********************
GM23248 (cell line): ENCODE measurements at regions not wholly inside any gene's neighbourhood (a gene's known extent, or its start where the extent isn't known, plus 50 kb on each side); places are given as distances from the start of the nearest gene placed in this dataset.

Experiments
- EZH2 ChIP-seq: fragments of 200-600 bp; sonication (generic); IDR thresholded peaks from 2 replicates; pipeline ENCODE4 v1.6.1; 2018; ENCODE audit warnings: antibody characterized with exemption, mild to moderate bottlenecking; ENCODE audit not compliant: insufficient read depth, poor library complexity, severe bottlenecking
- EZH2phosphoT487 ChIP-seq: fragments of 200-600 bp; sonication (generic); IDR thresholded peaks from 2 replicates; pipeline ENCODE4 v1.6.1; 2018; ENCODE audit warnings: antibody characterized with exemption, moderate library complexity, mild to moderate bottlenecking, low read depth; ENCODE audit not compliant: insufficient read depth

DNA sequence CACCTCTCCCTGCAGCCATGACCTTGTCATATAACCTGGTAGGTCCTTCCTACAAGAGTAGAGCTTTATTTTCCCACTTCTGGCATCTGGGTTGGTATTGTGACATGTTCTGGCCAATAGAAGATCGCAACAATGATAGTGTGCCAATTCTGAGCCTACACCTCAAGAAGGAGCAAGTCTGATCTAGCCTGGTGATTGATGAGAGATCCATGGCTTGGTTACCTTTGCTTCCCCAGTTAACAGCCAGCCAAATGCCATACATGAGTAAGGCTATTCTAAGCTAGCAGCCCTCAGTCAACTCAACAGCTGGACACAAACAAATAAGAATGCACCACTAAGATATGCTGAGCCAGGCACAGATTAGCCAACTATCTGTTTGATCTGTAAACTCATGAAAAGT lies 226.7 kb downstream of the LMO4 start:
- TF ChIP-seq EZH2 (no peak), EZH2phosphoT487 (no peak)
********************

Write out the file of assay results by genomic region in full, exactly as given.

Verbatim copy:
GM23248 (cell line): ENCODE measurements at regions not wholly inside any gene's neighbourhood (a gene's known extent, or its start where the extent isn't known, plus 50 kb on each side); places are given as distances from the start of the nearest gene placed in this dataset.

Experiments
- EZH2 ChIP-seq: fragments of 200-600 bp; sonication (generic); IDR thresholded peaks from 2 replicates; pipeline ENCODE4 v1.6.1; 2018; ENCODE audit warnings: antibody characterized with exemption, mild to moderate bottlenecking; ENCODE audit not compliant: insufficient read depth, poor library complexity, severe bottlenecking
- EZH2phosphoT487 ChIP-seq: fragments of 200-600 bp; sonication (generic); IDR thresholded peaks from 2 replicates; pipeline ENCODE4 v1.6.1; 2018; ENCODE audit warnings: antibody characterized with exemption, moderate library complexity, mild to moderate bottlenecking, low read depth; ENCODE audit not compliant: insufficient read depth

DNA sequence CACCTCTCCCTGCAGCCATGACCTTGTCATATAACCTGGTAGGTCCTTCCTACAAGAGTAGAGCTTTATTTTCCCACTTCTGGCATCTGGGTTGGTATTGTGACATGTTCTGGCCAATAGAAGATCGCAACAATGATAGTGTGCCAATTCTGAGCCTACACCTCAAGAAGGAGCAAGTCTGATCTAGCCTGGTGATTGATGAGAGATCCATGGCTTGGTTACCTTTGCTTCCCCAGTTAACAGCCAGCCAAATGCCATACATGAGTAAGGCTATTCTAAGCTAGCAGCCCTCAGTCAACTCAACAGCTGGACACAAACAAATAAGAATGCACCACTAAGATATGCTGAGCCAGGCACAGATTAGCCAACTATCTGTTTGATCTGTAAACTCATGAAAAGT lies 226.7 kb downstream of the LMO4 start:
- TF ChIP-seq EZH2 (no peak), EZH2phosphoT487 (no peak)